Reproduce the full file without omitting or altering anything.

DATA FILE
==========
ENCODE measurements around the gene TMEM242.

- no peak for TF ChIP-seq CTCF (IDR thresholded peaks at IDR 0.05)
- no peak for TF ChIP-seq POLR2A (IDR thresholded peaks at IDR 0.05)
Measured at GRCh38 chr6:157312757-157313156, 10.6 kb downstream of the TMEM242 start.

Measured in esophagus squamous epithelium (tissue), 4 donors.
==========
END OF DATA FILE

ENCODE measurements around the gene TMEM242.

- no peak for TF ChIP-seq CTCF (IDR thresholded peaks at IDR 0.05)
- no peak for TF ChIP-seq POLR2A (IDR thresholded peaks at IDR 0.05)
Measured at GRCh38 chr6:157312757-157313156, 10.6 kb downstream of the TMEM242 start.

Measured in esophagus squamous epithelium (tissue), 4 donors.